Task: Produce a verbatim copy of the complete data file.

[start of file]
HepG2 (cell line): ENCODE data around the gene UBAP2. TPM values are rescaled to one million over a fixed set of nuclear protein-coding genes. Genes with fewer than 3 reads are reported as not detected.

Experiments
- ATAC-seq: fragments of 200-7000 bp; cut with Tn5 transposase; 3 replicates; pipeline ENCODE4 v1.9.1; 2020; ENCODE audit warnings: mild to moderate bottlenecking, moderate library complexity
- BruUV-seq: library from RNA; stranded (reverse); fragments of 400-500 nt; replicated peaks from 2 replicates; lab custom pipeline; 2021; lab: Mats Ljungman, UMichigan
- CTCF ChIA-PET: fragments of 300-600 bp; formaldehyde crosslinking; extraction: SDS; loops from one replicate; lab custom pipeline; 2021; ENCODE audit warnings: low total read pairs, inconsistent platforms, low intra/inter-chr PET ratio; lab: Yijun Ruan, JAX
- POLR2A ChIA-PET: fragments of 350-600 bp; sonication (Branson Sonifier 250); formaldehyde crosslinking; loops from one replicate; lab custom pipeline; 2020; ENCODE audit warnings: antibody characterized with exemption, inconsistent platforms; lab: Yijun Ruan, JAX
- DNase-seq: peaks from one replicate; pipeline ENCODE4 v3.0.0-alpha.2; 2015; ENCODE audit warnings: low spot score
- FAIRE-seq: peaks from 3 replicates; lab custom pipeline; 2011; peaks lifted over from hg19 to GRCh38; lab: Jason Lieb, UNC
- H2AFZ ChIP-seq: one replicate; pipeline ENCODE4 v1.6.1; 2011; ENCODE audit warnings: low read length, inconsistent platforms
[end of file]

HepG2 (cell line): ENCODE data around the gene UBAP2. TPM values are rescaled to one million over a fixed set of nuclear protein-coding genes. Genes with fewer than 3 reads are reported as not detected.

Experiments
- ATAC-seq: fragments of 200-7000 bp; cut with Tn5 transposase; 3 replicates; pipeline ENCODE4 v1.9.1; 2020; ENCODE audit warnings: mild to moderate bottlenecking, moderate library complexity
- BruUV-seq: library from RNA; stranded (reverse); fragments of 400-500 nt; replicated peaks from 2 replicates; lab custom pipeline; 2021; lab: Mats Ljungman, UMichigan
- CTCF ChIA-PET: fragments of 300-600 bp; formaldehyde crosslinking; extraction: SDS; loops from one replicate; lab custom pipeline; 2021; ENCODE audit warnings: low total read pairs, inconsistent platforms, low intra/inter-chr PET ratio; lab: Yijun Ruan, JAX
- POLR2A ChIA-PET: fragments of 350-600 bp; sonication (Branson Sonifier 250); formaldehyde crosslinking; loops from one replicate; lab custom pipeline; 2020; ENCODE audit warnings: antibody characterized with exemption, inconsistent platforms; lab: Yijun Ruan, JAX
- DNase-seq: peaks from one replicate; pipeline ENCODE4 v3.0.0-alpha.2; 2015; ENCODE audit warnings: low spot score
- FAIRE-seq: peaks from 3 replicates; lab custom pipeline; 2011; peaks lifted over from hg19 to GRCh38; lab: Jason Lieb, UNC
- H2AFZ ChIP-seq: one replicate; pipeline ENCODE4 v1.6.1; 2011; ENCODE audit warnings: low read length, inconsistent platforms